|Vintage Pulp||Jun 7 2011|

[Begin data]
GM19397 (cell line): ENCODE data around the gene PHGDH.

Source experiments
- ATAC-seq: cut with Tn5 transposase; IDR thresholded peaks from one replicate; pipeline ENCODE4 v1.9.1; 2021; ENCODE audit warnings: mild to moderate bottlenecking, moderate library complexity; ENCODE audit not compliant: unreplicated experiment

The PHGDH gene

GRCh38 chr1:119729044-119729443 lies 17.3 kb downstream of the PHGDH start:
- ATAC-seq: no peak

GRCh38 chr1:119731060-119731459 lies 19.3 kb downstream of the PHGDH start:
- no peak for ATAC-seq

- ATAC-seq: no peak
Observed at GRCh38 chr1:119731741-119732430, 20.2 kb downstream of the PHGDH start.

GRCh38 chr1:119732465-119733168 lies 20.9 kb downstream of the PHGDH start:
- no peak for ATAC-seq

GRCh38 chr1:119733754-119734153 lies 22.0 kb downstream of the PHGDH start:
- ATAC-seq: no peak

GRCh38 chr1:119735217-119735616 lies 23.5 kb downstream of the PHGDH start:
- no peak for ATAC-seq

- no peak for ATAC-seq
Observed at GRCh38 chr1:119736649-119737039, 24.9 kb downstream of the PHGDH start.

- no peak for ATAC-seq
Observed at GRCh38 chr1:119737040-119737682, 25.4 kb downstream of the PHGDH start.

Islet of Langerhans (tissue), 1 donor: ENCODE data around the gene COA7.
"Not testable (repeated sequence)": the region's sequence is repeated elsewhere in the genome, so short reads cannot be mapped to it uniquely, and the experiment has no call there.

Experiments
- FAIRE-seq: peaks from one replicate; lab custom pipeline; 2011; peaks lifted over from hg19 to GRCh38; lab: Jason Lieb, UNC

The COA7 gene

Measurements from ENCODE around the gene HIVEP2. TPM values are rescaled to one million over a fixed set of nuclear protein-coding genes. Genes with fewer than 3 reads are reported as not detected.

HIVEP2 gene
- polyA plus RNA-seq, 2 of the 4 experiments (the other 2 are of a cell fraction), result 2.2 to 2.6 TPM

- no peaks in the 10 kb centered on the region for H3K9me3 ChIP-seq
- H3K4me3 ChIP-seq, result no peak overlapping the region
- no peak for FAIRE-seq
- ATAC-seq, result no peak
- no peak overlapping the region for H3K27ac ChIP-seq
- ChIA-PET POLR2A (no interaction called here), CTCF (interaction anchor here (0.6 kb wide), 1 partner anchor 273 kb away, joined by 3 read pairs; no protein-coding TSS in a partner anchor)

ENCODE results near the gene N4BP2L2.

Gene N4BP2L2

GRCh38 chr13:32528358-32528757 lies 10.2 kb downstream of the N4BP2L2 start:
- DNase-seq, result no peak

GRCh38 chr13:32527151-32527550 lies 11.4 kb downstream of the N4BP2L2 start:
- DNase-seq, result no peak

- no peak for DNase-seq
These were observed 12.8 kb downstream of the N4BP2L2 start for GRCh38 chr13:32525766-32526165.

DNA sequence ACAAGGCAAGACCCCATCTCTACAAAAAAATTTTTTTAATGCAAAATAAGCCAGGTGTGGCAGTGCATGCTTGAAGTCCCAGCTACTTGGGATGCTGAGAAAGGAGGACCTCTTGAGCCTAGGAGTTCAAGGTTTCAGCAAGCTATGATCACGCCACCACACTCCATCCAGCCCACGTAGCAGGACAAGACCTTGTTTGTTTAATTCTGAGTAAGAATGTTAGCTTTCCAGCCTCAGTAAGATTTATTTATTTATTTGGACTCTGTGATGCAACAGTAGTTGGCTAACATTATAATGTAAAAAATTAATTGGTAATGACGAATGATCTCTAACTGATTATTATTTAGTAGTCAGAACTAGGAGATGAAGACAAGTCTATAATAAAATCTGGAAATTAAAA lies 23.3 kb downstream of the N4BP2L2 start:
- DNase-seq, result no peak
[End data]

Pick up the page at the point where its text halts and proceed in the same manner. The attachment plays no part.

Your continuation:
The National Police Gazette didn’t become America’s longest running publication by not knowing which celebrities people wanted to read about. We see that at work on the cover of this issue published in June 1974, which features a triptych of the era’s most tabloid-worthy icons in the fields of sports, politics and music. Muhammad Ali at thirty-three was just past his prime, but was still a great boxer with two of his most memorable bouts still ahead of him; Jacqueline Kennedy Onassis was one of the richest women in the world and a full time obsession for an American public who remembered her mainly as a presidential widow; Elvis Presley was no longer a force on the pop charts, yet his albums were still selling millions of copies and his persona and lifestyle ensured that he remained the best known music star in the world. We’re told by editors that Ali had a master plan to regain the heavyweight title (which he did), that Onassis couldn’t forget a past love named Sir David Ormsby-Gore (unconfirmed), and that Presley wanted to be a preacher (we all know how that turned out). The Gazette also makes room for stories on Howard Hughes, the Oakland A’s, and Jack Dempsey, but they’re all just bit players to the Big Three. We’ve scanned some pages below, and we’ll have much more from The National Police Gazette later.